Naked Vengeance (1985)
by #CirioHSantiago w/ #DeborahTranelli #KazGaras #CarmenArgenziano #DonGordonBell executive producer #RogerCorman
"They shattered her world…now she's out for justice…and vengeance." #Action #Crime #NotQuiteClassicCinema pic.twitter.com/1a41T94EXg
— Angus Kohm (@AngusKohm) February 22, 2020
I rented Naked Vengeance (1985) on VHS sometime in the late ’80s. My video store had two different tapes to choose from: one R-rated, and one unrated. I knew enough to know that unrated meant better, or perhaps more: more nudity, more violence, more of everything that made my friends and I rent a movie. You could usually see that the running time was longer on the back of the unrated box than on the R-rated one. There were a few noted exceptions, but in this case the unrated tape was clearly the way to go.
Aside from horror films, I was also a big fan of of any kind of vigilante or revenge movie. Perhaps it had something to do with the fact that my school was lousy with gangs of thugs who liked to terrorize anyone who got marks higher than a ‘C’. I had previously enjoyed such titles as Death Wish (1974), Death Wish II (1982) and Savage Streets (1984).
I don’t think I had ever heard the term “rape-revenge” or “rape-revenge movie” at that time. But a lot of these movies (including the three I just mentioned) involved a rape, which would then lead to some form of revenge (or at least random vigilanteism). I had seen the most notorious movie of this type, which was of course I Spit On Your Grave (1978). Its reputation had preceded it. I knew Roger Ebert had called it a “vile bag of garbage” and one of the worst films ever made. But he also gave Death Wish II no stars and said: “I award “no stars” only to movies that are artistically inept and morally repugnant. So Death Wish II joins such unsavory company as Penitentiary II and I Spit on Your Grave.”
I happened to love Death Wish II. It was certainly the most violent movie I had ever seen when I was 12, but it was also tense and exciting. I remember sitting on the edge of my seat and sweating as I watched the climactic sequence. Incidentally, I screened it for a friend years later, when we were well into our twenties, and I watched him having the same physical reaction during that sequence. It made me smile.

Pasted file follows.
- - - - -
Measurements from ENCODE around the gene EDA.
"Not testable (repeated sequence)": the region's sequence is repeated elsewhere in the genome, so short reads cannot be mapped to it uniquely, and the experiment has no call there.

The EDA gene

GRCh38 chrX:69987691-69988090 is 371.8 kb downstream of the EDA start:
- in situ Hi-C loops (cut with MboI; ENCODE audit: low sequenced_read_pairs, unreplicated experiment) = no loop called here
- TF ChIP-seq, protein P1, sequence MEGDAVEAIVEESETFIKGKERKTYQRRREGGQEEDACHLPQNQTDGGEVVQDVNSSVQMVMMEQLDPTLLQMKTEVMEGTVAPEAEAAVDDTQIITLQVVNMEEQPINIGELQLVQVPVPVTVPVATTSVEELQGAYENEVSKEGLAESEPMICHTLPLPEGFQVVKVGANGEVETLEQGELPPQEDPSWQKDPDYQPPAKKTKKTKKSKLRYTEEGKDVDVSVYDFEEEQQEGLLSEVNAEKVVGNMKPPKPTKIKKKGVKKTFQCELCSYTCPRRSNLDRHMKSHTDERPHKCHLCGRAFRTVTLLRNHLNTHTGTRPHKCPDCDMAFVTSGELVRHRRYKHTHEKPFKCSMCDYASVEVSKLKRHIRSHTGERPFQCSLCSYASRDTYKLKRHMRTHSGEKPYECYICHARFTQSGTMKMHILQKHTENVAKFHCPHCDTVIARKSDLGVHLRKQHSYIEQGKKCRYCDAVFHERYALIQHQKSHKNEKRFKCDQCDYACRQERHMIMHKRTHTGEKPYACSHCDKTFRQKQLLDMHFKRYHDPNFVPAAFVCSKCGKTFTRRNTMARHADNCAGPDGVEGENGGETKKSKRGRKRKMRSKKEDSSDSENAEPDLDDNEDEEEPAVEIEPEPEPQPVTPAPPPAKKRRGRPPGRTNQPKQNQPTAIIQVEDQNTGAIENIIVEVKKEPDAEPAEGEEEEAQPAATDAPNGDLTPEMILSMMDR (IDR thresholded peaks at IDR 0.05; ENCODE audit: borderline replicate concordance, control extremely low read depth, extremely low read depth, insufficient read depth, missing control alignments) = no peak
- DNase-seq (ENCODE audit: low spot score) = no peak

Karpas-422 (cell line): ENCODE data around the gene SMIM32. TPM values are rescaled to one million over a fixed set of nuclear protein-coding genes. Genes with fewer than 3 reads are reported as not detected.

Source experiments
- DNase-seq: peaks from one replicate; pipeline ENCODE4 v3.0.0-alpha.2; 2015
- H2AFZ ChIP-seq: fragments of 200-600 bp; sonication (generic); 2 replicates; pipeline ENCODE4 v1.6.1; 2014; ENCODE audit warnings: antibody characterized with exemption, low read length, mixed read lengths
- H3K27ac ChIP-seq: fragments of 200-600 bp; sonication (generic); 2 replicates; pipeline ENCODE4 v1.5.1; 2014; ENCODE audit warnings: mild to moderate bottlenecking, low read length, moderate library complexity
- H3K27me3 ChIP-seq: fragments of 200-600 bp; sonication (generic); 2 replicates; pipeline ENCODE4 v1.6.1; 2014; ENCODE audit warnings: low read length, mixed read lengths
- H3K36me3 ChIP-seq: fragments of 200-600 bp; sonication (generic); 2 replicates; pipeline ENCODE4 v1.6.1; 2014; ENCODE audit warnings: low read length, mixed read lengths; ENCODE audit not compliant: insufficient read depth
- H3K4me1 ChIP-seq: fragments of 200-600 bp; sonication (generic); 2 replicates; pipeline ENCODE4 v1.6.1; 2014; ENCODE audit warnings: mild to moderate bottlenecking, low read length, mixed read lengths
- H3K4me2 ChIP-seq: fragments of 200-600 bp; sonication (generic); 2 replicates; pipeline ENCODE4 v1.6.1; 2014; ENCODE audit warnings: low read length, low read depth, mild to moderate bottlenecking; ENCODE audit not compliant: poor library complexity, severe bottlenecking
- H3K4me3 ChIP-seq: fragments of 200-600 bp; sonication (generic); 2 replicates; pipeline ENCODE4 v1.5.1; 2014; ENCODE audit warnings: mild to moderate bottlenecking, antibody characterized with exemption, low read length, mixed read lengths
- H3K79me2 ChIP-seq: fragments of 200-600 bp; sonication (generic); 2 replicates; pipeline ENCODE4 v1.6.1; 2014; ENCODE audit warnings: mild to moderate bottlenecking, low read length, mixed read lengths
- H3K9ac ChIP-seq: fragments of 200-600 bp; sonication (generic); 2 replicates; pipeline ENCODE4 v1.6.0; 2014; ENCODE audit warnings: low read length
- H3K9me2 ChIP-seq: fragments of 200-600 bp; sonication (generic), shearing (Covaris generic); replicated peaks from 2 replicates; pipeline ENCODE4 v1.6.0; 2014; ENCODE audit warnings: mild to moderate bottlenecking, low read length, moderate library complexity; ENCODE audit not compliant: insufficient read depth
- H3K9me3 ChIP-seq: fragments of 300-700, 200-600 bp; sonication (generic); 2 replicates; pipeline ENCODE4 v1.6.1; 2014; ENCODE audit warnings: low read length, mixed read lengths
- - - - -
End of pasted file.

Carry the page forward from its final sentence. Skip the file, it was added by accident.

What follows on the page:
So, Roger Ebert’s condemnation of I Spit On Your Grave was not a deterrent to me. And the cover of the VHS box was irresistible. “This woman has just cut, chopped, broken and burned five men beyond recognition… but no jury in America would ever convict her!”
Truth be told, I was disappointed in I Spit On Your Grave the first time I saw it – and not just because she only kills four men – not five like the box claimed. I think I had expected something closer to Death Wish II or Savage Streets, but I Spit On Your Grave was way more rape than revenge. Way more. That’s not to say there weren’t some good moments once the revenge part got going, but I guess it was too little, too late for me at the time. I have since re-evaluated it (with the help of a director’s commentary and Joe Bob Briggs) and I appreciate it more now than I did back then. But that’s another story.
When I first saw Naked Vengeance (1985) I was shocked to discover that it was almost the exact same movie as I Spit On Your Grave – woman from the big city goes to a small town / rural area to be alone. She gets gang raped by a group of assholes and then kills them all in creatively violent ways. But Naked Vengeance, it seemed to me at the time, was better than I Spit On Your Grave. It was the movie that I Spit On Your Grave should have been. Naked Vengeance spends way more time on the revenge than on the rape. And it does it well, with energy and forward movement. I Spit On Your Grave seemed to move at a snail’s pace to my younger self. And it wasn’t fun. Naked Vengeance manages to be fun, as well as shocking, violent, suspenseful and all that good stuff.
Now, I know there are people out there who love I Spit On Your Grave. And as I said, I appreciate it way more now than I did back then. I have a nice edition of it in my home drive-in library. But for years I remembered Naked Vengeance even more fondly and wanted to add it to my library. Unfortunately, I never found a copy of the unrated edition on VHS after it disappeared from my video store. And I never found it on DVD. It seemed to literally vanish, perhaps eclipsed by better known movies like the ones I’ve mentioned. Thankfully that has all changed thanks to the new Shout Factory / Scream Factory double feature Blu-ray (which also includes Vendetta (1986), another personal favourite of mine.
Naked Vengeance was directed by Cirio H. Santiago, who made about a hundred movies, including Savage! (1973), Vampire Hookers (1978), and She Devils in Chains AKA Ebony, Ivory & Jade (1976). I used to see his name frequently in the credits of movies I would rent or purchase. They weren’t all great. Some of them were slow and tedious. So his hame was not a guarantee of excellence to my younger, movie watching self. But this one I thought was one of his best. I’m also a huge fan of TNT Jackson (1974), but that’s another story.
Naked Vengeance (1985) lived up to my fond memories, and I believe it is more than just nostalgia. I will be watching it again on some future #FridayNightAtTheHomeDriveIn. It is a a #Certified #NotQuiteClassicCinema favourite!